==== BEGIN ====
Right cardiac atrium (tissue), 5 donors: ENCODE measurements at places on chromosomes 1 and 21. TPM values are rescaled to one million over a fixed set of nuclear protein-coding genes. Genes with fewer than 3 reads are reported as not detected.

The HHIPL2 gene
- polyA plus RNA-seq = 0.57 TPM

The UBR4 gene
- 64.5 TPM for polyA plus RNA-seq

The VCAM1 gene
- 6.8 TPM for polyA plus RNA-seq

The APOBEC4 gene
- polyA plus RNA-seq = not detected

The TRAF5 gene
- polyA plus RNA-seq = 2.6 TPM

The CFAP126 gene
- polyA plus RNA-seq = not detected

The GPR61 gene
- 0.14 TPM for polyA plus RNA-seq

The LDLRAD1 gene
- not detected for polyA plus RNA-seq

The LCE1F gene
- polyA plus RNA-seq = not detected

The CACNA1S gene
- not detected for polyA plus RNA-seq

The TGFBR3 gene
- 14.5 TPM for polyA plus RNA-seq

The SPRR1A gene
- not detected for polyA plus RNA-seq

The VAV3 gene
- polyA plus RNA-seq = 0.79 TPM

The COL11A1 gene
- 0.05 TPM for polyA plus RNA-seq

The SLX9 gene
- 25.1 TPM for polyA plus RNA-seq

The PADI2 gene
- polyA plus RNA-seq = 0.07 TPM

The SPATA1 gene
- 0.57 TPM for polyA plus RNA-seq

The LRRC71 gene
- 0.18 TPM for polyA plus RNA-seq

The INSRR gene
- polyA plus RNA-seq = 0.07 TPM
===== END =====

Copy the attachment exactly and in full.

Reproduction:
Right cardiac atrium (tissue), 5 donors: ENCODE measurements at places on chromosomes 1 and 21. TPM values are rescaled to one million over a fixed set of nuclear protein-coding genes. Genes with fewer than 3 reads are reported as not detected.

The HHIPL2 gene
- polyA plus RNA-seq = 0.57 TPM

The UBR4 gene
- 64.5 TPM for polyA plus RNA-seq

The VCAM1 gene
- 6.8 TPM for polyA plus RNA-seq

The APOBEC4 gene
- polyA plus RNA-seq = not detected

The TRAF5 gene
- polyA plus RNA-seq = 2.6 TPM

The CFAP126 gene
- polyA plus RNA-seq = not detected

The GPR61 gene
- 0.14 TPM for polyA plus RNA-seq

The LDLRAD1 gene
- not detected for polyA plus RNA-seq

The LCE1F gene
- polyA plus RNA-seq = not detected

The CACNA1S gene
- not detected for polyA plus RNA-seq

The TGFBR3 gene
- 14.5 TPM for polyA plus RNA-seq

The SPRR1A gene
- not detected for polyA plus RNA-seq

The VAV3 gene
- polyA plus RNA-seq = 0.79 TPM

The COL11A1 gene
- 0.05 TPM for polyA plus RNA-seq

The SLX9 gene
- 25.1 TPM for polyA plus RNA-seq

The PADI2 gene
- polyA plus RNA-seq = 0.07 TPM

The SPATA1 gene
- 0.57 TPM for polyA plus RNA-seq

The LRRC71 gene
- 0.18 TPM for polyA plus RNA-seq

The INSRR gene
- polyA plus RNA-seq = 0.07 TPM